In one design, an apparatus includes first and second units. The first unit receives an input indicative of a requested output power and provides a first gain (or coarse gain) based on the input. The first gain is associated with an output power error from the requested output power. The second unit determines a second gain (or fine gain) based on the output power error. The first gain may be determined based on a non-linear function, a non-monotonic function, or a non-linear and non-monotonic function. The second gain may be determined based on a linear function or a monotonic function.

The first unit may include a first look-up table that stores a function of output power versus gain for the circuit(s) applied with the first gain. The first unit selects an output power in the first look-up table based on (e.g., closest to or next higher than) the requested output power and provides the gain corresponding to the selected output power as the first gain. The first gain may be applied to a transmitter and/or some other circuit. The second unit may include a second look-up table that stores a function of output power versus gain for the circuit(s) applied with the second gain. The second unit selects an output power in the second look-up table based on (e.g., closest to) the output power error and provides the gain corresponding to the selected output power as the second gain. The second gain may be applied to a digital variable gain amplifier (DVGA) and/or some other circuit.

Various aspects and features of the disclosure are described in further detail below.

BRIEF DESCRIPTION OF THE DRAWINGS

FIG. 1 shows a block diagram of a wireless device.

FIG. 2A shows a monotonic output power function.

FIG. 2B shows a linear and monotonic output power function.

FIG. 3A shows a non-linear and non-monotonic output power function.

FIG. 3B shows a linear and monotonic output power function.

FIG. 4 shows a block diagram of an output power controller.

FIG. 5 shows a block diagram of a gain selector.

FIG. 6 shows a block diagram of a dual-loop output power setting unit.

FIG. 7 shows a process for selecting gain/output power.

DETAILED DESCRIPTION

FIG. 1 shows a block diagram of a wireless device 100 for a wireless communication system. Wireless device 100 may be a cellular phone, a personal digital assistant (PDA), a wireless modem, a handheld device, a subscriber unit, a laptop computer, etc. For simplicity, FIG. 1 shows only the transmit portion of wireless device 100 and does not show the receive portion. Wireless device 100 includes a data processor 110, a transmitter 120, a controller/processor 150, and a memory 152.

Within data processor 110, a digital variable gain amplifier (DVGA) 114 receives data to be transmitted, multiplies the data with a DVGA gain from an output power controller 112, and provides scaled data. A digital-to-analog converter (DAC) 116 converts the scaled data to analog and provides an analog output signal.

Within transmitter 120, the analog output signal is filtered by a lowpass filter 122 to remove images caused by the digital-to-analog conversion, amplified by a variable gain amplifier (VGA) 124, and upconverted from baseband to radio frequency (RF) by a mixer 126. A local oscillator (LO) generator 128 generates an LO signal used for frequency upconversion by mixer 126. The upconverted signal is filtered by a bandpass filter 130 to remove images caused by the frequency upconversion, further amplified by a power amplifier (PA) 132, and transmitted via an antenna 134.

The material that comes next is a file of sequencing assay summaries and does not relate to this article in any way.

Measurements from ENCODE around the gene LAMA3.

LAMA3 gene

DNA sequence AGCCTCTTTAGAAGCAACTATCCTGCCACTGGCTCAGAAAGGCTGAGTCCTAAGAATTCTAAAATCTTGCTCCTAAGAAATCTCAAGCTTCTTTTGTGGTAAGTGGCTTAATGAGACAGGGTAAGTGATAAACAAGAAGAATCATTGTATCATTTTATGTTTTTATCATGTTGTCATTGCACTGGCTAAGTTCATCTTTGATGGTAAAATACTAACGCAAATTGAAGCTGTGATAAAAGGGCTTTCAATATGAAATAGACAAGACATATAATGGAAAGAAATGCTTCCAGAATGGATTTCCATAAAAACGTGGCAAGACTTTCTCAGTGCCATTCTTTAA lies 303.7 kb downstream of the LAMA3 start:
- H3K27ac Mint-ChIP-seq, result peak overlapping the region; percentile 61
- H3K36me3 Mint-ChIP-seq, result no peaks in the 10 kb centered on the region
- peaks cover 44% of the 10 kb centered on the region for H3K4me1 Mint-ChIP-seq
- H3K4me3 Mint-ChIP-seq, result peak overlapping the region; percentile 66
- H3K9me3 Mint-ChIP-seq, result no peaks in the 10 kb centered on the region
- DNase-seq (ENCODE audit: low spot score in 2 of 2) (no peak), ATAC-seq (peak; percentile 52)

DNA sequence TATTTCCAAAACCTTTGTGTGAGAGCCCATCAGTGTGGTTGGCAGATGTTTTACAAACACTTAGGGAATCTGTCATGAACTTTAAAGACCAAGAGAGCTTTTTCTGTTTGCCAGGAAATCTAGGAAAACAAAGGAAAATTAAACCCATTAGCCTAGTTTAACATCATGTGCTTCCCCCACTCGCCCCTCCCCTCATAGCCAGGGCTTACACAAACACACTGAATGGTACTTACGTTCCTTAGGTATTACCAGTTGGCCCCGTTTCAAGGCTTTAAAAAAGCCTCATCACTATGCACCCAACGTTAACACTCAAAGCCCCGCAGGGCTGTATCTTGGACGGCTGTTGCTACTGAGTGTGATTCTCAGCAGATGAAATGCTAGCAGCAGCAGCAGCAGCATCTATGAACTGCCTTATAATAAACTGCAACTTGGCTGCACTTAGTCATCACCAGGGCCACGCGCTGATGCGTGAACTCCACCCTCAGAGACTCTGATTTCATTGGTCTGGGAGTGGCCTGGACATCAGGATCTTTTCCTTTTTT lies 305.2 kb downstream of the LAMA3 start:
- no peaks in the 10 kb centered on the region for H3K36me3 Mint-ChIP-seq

A gain controller 140 receives a transmit (TX) gain from output power controller 112 and generates gain control signals for transmitter circuits such as VGA 124, mixer 126 and/or power amplifier 132. The TX gain may be a digital value having M bits of resolution, where in general M>1 and in one design M=8. The TX gain may be provided to gain controller 140 via a serial bus or some other type of interface. Gain controller 140 may generate the gain control signals for the transmitter circuits such that the output power at antenna 134 varies as linearly as possible for a monotonic increase in the TX gain. For example, gain controller 140 may adjust some transmitter circuits (e.g., power amplifier 132) in large discrete gain steps whenever the TX gain exceeds predetermined thresholds and may adjust some other transmitter circuits (e.g., VGA 124) in smaller gain steps based on the TX gain. Gain controller 140 may use one or more look-up tables to generate the gain control signals.

FIG. 1 shows an example design of a transmitter. In general, the signal conditioning in a transmitter may be performed by one or more stages of amplifier, filter, mixer, etc. These circuits may be arranged differently from the configuration shown in FIG. 1. Furthermore, other circuits not shown in FIG. 1 may also be used for signal conditioning.

Wireless device 100 may be used for various wireless communication systems such as CDMA systems, Frequency Division Multiple Access (FDMA) systems, Time Division Multiple Access (TDMA) systems, Orthogonal FDMA (OFDMA) systems, etc. A CDMA system may utilize a radio technology such as Wideband-CDMA (W-CDMA), cdma2000, etc. cdma2000 covers IS-95, IS-2000, and IS-856 standards. A TDMA system may utilize a radio technology such as Global System for Mobile Communications (GSM). These various radio technologies, standards, and systems are known in the art. Wireless device 100 may also be used for wireless local area networks (WLANs), which may implement the IEEE 802.11 family of standards, some other WLAN standard, or some other WLAN radio technology. For clarity, the following description assumes that wireless device 100 is used for a CDMA system, which may utilize W-CDMA or cdma2000.

Wireless device 100 may be required to vary its output power over a wide range (e.g., approximately 85 dB) in relatively small steps (e.g., 1.0±0.5 dB for W-CDMA and 0.5±0.25 dB for cdma2000). This wide output power range may be achieved by varying the gains of various circuits in transmitter 120. Different output power functions may be achieved for different designs of the transmitter circuits.